It's been 30-years since I had read Ann Frank, The Diary of A Young Girl, but I remember how it moved me even then. I remember the book report vividly and even the pages of the sample diary that my Mom helped me 'burn' on our coil burner to make the pages look old. I think I still have it.
Maddy has been reading of the Holocaust during our trip. Reading The Book Thief and seeing the movie in Buenos Aires, she also read most of Anne Frank until she lost the book somewhere in India. Izzy was brave enough to tour the Dachau Concentration Camp in Germany with us. Ben is absorbing it all in his own unique way that he will show us when he is ready. We thought visiting the Anne Frank House would be a good culmination for this aspect of our trip.
As promised we were able to bypass the wrap-around the corner, down the block, long line and get right in. Worth two sets of tickets for me. We signed up for the Family Discussion and Tour that promised a 30-minute overview and Q & A about the museum then the tour. The discussion left a bit to be desired as I was hoping for someone with a bit more passion about the subject but the tour of the office building and Secret Annex was extremely moving.
The Secret Annex was left in the exact same condition as it was when Otto Frank returned to Amsterdam. They make sure to tell you this as people always ask why the museum is empty of furniture. He wanted everyone who entered to feel the solace and emptiness that he felt when he returned to his former home. They also do not allow photographs. They want people to see the house with their eyes and not through a lens.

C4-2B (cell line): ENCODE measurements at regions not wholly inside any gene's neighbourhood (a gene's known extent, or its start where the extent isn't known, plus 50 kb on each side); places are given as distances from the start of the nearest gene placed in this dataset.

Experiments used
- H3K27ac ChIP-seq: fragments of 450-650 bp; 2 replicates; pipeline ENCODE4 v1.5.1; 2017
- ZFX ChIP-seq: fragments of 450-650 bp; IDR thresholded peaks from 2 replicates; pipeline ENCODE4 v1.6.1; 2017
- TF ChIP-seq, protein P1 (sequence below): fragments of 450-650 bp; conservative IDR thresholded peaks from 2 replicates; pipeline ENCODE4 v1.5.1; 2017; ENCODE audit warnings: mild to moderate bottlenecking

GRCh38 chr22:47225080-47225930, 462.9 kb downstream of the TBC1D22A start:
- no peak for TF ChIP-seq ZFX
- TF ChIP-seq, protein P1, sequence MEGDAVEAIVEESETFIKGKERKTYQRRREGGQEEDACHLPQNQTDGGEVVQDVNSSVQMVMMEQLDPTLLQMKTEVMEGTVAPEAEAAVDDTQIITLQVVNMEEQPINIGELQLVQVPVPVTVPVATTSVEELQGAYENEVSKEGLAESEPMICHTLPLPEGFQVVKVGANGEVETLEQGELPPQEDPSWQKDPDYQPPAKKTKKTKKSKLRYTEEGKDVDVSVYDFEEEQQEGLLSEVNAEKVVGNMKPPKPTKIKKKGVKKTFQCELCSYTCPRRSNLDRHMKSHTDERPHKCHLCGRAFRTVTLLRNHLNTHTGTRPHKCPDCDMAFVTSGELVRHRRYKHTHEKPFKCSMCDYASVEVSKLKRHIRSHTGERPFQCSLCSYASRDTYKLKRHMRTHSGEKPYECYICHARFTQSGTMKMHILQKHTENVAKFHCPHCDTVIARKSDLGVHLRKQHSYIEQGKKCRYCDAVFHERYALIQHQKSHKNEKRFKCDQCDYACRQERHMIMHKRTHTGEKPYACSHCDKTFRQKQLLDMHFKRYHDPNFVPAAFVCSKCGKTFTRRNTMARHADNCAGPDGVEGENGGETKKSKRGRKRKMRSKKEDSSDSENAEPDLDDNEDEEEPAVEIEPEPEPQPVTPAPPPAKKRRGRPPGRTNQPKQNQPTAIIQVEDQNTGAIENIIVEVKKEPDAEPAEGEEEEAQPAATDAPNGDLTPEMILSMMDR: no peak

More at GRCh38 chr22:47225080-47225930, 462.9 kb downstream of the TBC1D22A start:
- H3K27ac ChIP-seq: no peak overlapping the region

As you walk through these rooms you can only imagine how eight peopled lived together for over two years in this cramped and dark space. Forced to give up their freedoms and dreams and create a new life indoors based on fear and anxiety. As adults we do amazing things to protect our families. As children we can do amazing things to adapt to new circumstances.
At one point in the tour there is a video running of Otto Frank talking about his experience when he first read the diary. He spoke of Anne's sharp tongue and her active opinions during her short life, but it wasn't until he read her diary that he learned about her passionate mind and her dreams. He even says something like, "You never really know who your children really are." Luckily Izzy was standing right next to me and showed me she was listening when she nudged me and raised her eyebrows.
While Otto might be very right with his statement, I was just happy to see that Izzy was still paying attention.